In September, 1996, my now-wife Amanda was my fiancée. Our first season running the Watertown (NY) Indians of minor league baseball’s New York-Penn League had recently concluded with a heartbreaking loss on a 2-out squeeze play to the hated St. Catharines Stompers. There was nothing to do in Watertown except freeze, so we were in New York getting ready for our October wedding.
I looked at the newspaper one afternoon and saw that the Mets were playing that night against the San Diego Padres at (the late, not-terribly-lamented) Shea Stadium. I turned to Amanda.
“Let’s go to the game tonight.”
She looked at me like I was a crazy person. I wasn’t a Mets fan, and we’d just been to 38 of our own games. The Mets weren’t anything special that year—they were on their way to going 71-91—and there were probably going to be 5,000 masochists in the stands that night.
“What brings this on?” She asked.
“It’s a chance to see Tony Gwynn. He’s getting older, he’s going to be in the Hall of Fame, and who knows when we’re going to get to see him again—he’s in his late 30’s (he was 36) and the Padres only come to NY once a year. So if we have the chance, we should be able to say that we saw Tony Gwynn.”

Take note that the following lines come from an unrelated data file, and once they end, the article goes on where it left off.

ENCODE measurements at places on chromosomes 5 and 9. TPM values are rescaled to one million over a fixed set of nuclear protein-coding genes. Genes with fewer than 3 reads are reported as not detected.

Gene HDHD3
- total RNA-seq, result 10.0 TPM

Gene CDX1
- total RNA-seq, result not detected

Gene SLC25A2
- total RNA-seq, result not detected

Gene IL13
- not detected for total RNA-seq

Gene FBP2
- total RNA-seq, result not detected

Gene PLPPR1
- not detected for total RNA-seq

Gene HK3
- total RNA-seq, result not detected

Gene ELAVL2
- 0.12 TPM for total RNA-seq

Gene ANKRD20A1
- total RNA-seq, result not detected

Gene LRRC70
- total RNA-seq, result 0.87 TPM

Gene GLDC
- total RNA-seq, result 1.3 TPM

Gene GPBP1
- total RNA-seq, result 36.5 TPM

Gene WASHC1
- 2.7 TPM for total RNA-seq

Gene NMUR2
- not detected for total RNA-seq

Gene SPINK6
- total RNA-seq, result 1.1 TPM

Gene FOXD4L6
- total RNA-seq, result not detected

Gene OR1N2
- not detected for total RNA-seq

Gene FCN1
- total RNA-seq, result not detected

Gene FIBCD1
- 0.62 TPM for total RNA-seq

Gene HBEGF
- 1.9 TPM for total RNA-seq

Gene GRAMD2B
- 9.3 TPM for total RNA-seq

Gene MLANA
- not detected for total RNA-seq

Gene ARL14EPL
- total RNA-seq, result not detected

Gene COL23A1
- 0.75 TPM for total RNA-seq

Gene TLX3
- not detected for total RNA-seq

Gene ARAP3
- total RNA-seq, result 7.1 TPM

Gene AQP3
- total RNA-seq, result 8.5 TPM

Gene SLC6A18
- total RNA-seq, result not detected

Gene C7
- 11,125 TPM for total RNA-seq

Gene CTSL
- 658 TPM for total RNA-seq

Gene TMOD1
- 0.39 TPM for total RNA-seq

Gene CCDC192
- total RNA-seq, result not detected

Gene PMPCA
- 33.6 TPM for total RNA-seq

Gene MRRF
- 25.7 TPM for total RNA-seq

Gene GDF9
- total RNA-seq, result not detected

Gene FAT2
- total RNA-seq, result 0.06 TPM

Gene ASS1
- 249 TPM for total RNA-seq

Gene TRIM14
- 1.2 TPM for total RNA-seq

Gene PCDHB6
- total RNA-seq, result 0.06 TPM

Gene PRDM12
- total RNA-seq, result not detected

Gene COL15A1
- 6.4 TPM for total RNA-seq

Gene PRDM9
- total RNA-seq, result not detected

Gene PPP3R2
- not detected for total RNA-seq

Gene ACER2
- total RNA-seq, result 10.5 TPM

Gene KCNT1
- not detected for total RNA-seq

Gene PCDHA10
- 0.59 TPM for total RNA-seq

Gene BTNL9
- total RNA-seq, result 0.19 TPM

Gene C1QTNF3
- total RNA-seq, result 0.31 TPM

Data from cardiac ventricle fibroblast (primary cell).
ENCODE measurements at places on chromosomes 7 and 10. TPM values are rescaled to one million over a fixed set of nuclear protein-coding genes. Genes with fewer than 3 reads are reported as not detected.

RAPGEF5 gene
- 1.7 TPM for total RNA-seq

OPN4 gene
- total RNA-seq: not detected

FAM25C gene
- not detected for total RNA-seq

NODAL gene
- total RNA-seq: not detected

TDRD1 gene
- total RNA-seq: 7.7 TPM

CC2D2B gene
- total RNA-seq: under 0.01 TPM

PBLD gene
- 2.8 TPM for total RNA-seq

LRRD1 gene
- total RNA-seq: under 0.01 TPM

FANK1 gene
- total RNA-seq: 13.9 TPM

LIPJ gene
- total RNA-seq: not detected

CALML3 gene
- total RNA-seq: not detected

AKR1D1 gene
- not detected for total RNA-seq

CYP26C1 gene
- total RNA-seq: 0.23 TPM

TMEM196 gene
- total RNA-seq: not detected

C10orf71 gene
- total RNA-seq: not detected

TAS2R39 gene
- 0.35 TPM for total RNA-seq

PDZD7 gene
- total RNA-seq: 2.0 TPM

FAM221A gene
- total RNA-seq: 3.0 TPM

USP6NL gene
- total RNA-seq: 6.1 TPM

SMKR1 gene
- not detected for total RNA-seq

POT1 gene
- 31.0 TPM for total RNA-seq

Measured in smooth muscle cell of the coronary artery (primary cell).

Honestly, I have no idea if Gwynn, who died of mouth cancer yesterday at only 54 years old, got a hit that night. My estimate of the attendance was, I believe, optimistic, and we were just happy to sit there, have a beer and a pretzel, and see a future hall of famer with a beautiful swing, 3,000 hits, no chip on his shoulder, and the utter respect of truly everyone in the sport.
And it’s funny. It’s been more than 18 years since we went to that game, and “you don’t understand: it’s seeing Tony Gwynn” has become a shorthand for Amanda and me every time we want to go see somebody who’s legendary and perhaps a bit past his or her prime, even if it’s inconvenient, because it’s simply worth it to have seen them.
“Oh Man, Steely Dan is playing at The Beacon but it’s $110 a ticket.”
“It’s Tony Gwynn.”
“Ian McKellan and Patrick Stewart are in Waiting for Godot and the only tickets are the day before we’re leaving on a trip.”
“But it’s Tony Gwynn.”
A few months ago, there was a panel of Mad magazine writers at the east side Barnes & Noble, and my son Joe was hocking me to go because, among others, 90-something year-old Al Jaffe was going to be there. On a school night. Before a test. I hesitated, until my wife looked at me, and said all she needed to say.